Please Note: This article is written for users of the following Microsoft Excel versions: 2007, 2010, 2013, and 2016. If you are using an earlier version (Excel 2003 or earlier), this tip may not work for you. For a version of this tip written specifically for earlier versions of Excel, click here: Automating Copying Macros.
by Allen Wyatt
(last updated July 8, 2017)
Sreekanth asked if there is a way to automate the copying of macros from one workbook to another. It seems that Sreekanth has to create a new "distribution" workbook each month that contains a PivotTable that analyzes data, and the workbook needs to contain certain macros.
Perhaps the easiest way to do this is to create a new Excel template that contains only the macros you want to distribute. Then, you can use that template as a basis for your distribution workbook. Simply copy your PivotTable to the workbook, and it will be ready to distribute, as needed.
You could also, if desired, created an Excel add-in that contains the macros you want. (How you create add-ins is discussed in other ExcelTips.) You could then send the add-in to all recipeints of your distribution workbook and ask them to install the add-ins on their system.
If you would rather not use a template or mess with an add-in, then you can create a macro that will copy macro procedures from one workbook to another. Such a macro can get rather involved, and would take some testing. A good place to start in developing such a macro is a great online resource located at this Web page:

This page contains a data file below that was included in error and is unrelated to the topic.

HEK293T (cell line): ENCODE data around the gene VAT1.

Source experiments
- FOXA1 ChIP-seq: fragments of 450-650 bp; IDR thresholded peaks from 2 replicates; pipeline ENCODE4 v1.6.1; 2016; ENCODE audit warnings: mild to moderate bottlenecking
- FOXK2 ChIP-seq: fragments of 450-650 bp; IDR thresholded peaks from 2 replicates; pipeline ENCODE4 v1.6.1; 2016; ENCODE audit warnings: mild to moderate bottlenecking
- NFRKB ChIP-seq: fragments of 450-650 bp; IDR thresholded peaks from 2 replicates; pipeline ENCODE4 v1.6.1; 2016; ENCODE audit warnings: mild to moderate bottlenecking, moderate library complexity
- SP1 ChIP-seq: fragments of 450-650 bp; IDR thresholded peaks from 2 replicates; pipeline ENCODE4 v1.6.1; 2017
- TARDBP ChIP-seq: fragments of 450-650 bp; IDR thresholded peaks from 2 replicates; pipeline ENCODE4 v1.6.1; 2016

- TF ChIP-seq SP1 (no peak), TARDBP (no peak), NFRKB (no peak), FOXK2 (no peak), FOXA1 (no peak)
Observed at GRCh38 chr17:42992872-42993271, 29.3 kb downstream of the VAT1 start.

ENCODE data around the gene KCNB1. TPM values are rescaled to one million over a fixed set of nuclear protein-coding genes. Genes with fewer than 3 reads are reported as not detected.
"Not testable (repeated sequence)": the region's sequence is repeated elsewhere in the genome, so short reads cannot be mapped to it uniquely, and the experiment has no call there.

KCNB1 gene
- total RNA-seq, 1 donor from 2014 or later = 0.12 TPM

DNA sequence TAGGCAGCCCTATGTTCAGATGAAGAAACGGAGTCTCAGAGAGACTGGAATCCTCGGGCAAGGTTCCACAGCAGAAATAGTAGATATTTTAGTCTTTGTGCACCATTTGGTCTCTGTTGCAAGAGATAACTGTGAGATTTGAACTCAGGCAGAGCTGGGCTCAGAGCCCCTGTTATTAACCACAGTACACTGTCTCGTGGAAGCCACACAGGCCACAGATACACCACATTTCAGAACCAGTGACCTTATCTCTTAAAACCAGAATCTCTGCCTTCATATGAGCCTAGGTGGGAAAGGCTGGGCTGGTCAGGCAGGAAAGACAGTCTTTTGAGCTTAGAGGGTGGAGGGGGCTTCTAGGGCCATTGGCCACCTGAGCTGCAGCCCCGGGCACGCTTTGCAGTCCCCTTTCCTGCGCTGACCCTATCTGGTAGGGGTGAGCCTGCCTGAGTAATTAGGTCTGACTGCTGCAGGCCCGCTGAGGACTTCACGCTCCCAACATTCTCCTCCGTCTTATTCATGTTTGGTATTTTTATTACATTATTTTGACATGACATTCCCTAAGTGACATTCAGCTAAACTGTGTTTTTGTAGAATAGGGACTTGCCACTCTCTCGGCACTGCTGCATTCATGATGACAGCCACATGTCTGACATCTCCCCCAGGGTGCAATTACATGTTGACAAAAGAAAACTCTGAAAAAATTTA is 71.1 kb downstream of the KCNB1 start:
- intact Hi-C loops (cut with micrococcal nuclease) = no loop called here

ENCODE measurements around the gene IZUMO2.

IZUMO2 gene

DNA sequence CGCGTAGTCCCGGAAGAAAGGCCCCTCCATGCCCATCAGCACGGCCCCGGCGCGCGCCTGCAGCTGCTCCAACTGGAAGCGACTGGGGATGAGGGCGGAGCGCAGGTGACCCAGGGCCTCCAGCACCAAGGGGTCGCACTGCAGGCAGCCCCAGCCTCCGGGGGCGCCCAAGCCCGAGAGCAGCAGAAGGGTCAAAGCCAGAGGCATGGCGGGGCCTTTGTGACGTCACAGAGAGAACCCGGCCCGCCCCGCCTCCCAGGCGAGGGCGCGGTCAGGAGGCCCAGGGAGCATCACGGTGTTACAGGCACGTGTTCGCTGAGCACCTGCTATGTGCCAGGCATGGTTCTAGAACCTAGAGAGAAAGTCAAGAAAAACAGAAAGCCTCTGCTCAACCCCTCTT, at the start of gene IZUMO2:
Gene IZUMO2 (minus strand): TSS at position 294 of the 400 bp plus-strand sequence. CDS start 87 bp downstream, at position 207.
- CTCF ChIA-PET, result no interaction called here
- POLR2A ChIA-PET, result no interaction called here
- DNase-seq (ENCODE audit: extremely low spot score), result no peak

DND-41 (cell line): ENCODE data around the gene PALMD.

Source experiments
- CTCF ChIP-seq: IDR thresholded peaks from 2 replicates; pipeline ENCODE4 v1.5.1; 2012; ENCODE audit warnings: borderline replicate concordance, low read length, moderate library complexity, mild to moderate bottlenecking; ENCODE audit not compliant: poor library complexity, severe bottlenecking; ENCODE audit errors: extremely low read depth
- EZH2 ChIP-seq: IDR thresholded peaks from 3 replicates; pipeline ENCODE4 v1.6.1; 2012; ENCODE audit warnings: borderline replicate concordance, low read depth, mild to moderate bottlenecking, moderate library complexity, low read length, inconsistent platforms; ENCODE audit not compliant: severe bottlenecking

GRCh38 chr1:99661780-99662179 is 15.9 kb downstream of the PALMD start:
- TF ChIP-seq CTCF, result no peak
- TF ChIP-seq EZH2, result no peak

ExcelTips is your source for cost-effective Microsoft Excel training. This tip (11655) applies to Microsoft Excel 2007, 2010, 2013, and 2016. You can find a version of this tip for the older menu interface of Excel here: Automating Copying Macros.
Program Successfully in Excel! John Walkenbach's name is synonymous with excellence in deciphering complex technical topics. With this comprehensive guide, "Mr. Spreadsheet" shows how to maximize your Excel experience using professional spreadsheet application development tips from his own personal bookshelf. Check out Excel 2013 Power Programming with VBA today!
Got a workbook that has lots and lots of macros associated with it? Here's a way you can get a list of all of those ...Discover More
When developing a macro, it is often necessary to step through the various code lines so you can see what is happening on ...Discover More
Open up a workbook, and Excel normally runs the macros associated with that workbook. You can disable the automatic ...Discover More
FREE SERVICE: Get tips like this every week in ExcelTips, a free productivity newsletter. Enter your address and click "Subscribe."
Got a version of Excel that uses the ribbon interface (Excel 2007 or later)? This site is for you! If you use an earlier version of Excel, visit our ExcelTips site focusing on the menu interface.